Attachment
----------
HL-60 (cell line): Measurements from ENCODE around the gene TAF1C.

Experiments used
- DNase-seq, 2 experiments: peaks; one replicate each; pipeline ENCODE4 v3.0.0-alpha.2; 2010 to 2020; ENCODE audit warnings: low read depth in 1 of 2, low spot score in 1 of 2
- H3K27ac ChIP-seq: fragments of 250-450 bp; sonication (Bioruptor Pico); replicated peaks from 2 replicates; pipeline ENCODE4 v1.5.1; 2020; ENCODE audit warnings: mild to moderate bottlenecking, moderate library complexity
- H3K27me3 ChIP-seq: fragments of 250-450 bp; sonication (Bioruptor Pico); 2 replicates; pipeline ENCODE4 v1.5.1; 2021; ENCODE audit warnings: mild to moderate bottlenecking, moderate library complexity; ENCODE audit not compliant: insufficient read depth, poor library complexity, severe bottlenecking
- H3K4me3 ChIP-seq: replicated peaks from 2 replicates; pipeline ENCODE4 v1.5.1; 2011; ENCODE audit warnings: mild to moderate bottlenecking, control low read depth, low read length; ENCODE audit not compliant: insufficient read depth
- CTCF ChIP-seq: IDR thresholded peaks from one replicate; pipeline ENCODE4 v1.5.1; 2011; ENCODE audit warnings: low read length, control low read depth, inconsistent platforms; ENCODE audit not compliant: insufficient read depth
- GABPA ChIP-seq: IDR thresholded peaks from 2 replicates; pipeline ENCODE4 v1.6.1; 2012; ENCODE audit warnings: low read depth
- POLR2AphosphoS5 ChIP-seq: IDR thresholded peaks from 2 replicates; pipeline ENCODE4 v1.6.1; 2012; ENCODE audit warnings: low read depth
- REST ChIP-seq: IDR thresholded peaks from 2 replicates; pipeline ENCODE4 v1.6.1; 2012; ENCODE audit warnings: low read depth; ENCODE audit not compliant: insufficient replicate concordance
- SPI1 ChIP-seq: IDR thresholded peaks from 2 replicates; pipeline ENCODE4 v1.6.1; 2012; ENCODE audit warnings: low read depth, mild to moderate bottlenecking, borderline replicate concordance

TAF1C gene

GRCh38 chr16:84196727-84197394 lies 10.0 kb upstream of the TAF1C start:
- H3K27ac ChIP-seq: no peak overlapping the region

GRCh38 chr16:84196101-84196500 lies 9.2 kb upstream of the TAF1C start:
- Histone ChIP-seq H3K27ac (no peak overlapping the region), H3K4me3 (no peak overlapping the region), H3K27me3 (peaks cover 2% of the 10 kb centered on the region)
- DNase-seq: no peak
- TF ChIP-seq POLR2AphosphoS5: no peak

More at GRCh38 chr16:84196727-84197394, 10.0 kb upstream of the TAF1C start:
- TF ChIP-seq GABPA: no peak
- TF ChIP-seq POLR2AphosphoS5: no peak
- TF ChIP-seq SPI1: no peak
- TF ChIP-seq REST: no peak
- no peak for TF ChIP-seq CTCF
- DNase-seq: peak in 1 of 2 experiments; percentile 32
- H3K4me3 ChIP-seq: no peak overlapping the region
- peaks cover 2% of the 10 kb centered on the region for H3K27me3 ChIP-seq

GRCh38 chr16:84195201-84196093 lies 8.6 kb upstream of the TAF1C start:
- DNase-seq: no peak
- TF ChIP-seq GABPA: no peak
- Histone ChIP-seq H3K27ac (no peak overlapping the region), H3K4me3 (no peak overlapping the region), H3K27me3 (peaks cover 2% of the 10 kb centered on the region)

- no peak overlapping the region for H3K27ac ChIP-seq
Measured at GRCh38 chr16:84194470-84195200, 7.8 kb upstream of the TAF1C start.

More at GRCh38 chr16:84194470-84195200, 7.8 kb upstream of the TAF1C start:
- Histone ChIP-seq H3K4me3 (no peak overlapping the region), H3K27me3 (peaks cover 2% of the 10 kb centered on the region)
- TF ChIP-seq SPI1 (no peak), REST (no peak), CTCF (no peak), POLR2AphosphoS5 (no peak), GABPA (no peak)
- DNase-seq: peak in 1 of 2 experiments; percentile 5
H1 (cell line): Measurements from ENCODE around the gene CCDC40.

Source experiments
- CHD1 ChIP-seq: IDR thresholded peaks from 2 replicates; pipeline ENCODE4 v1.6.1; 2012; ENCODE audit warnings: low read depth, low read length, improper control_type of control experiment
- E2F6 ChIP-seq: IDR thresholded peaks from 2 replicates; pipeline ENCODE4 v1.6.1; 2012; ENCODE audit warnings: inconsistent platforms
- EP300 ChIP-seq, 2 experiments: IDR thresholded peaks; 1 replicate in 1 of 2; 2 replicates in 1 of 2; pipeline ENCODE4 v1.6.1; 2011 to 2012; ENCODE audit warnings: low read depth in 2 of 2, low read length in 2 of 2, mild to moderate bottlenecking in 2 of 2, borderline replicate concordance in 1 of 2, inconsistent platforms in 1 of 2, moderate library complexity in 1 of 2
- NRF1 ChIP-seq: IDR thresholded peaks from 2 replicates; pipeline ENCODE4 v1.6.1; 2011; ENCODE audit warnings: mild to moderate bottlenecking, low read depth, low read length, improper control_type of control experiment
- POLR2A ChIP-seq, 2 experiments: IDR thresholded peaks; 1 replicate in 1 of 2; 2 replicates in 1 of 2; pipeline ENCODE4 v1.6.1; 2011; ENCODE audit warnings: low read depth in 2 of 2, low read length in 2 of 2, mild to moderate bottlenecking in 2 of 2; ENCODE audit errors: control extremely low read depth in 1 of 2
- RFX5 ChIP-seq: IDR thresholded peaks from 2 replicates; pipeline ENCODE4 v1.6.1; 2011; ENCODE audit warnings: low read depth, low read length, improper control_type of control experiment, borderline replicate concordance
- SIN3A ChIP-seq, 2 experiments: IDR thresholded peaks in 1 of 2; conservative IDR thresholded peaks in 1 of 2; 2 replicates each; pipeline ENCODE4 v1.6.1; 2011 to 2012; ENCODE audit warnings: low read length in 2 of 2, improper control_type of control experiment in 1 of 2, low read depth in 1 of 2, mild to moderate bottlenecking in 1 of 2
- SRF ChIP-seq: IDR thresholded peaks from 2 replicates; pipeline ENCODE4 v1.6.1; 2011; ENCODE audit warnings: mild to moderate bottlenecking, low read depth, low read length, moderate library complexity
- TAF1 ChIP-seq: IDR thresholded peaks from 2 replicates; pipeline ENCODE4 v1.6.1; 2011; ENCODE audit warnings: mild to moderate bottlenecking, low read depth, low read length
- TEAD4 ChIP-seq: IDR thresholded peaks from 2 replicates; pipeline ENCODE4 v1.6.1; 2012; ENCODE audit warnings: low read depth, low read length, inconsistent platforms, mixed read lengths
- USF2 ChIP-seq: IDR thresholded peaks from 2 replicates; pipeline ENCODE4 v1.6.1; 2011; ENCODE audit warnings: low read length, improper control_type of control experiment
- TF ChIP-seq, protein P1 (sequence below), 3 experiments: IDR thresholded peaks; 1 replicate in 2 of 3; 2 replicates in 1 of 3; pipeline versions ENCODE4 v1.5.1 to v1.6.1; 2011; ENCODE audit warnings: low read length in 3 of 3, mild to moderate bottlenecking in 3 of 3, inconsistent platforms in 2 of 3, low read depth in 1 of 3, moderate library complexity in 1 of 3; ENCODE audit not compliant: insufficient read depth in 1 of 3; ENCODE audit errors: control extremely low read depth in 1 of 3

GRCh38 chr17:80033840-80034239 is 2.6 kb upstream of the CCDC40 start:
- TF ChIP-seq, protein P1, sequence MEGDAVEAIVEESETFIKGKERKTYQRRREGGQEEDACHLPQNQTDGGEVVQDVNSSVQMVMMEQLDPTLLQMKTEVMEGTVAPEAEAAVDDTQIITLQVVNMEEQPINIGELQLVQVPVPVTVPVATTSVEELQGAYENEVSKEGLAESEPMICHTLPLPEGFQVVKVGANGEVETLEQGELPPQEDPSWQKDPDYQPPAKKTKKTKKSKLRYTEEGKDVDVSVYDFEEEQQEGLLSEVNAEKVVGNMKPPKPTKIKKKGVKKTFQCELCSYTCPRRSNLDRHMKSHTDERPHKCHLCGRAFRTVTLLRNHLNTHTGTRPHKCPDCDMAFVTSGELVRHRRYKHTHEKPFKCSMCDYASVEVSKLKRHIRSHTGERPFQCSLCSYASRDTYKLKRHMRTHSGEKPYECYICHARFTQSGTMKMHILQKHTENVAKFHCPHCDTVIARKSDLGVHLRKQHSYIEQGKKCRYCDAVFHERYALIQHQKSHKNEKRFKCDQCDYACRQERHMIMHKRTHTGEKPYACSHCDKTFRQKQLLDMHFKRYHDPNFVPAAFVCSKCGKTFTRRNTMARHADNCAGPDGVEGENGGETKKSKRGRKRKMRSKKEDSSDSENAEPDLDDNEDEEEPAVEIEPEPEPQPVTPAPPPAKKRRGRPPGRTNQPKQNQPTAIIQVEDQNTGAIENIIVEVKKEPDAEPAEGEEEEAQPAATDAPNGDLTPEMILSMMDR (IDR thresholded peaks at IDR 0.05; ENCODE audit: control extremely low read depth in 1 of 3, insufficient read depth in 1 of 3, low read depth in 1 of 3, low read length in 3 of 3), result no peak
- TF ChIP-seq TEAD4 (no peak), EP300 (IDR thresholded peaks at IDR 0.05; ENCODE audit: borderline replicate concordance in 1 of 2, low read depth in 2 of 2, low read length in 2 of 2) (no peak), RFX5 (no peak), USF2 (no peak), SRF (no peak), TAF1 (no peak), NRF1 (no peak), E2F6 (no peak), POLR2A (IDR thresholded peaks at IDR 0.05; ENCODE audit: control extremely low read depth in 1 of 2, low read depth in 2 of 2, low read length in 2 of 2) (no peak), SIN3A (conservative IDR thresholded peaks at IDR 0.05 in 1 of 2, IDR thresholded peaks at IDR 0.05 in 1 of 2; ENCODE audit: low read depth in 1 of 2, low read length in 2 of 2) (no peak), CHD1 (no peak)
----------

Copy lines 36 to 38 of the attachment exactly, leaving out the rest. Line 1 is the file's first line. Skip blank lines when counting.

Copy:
- TF ChIP-seq SPI1 (no peak), REST (no peak), CTCF (no peak), POLR2AphosphoS5 (no peak), GABPA (no peak)
- DNase-seq: peak in 1 of 2 experiments; percentile 5
H1 (cell line): Measurements from ENCODE around the gene CCDC40.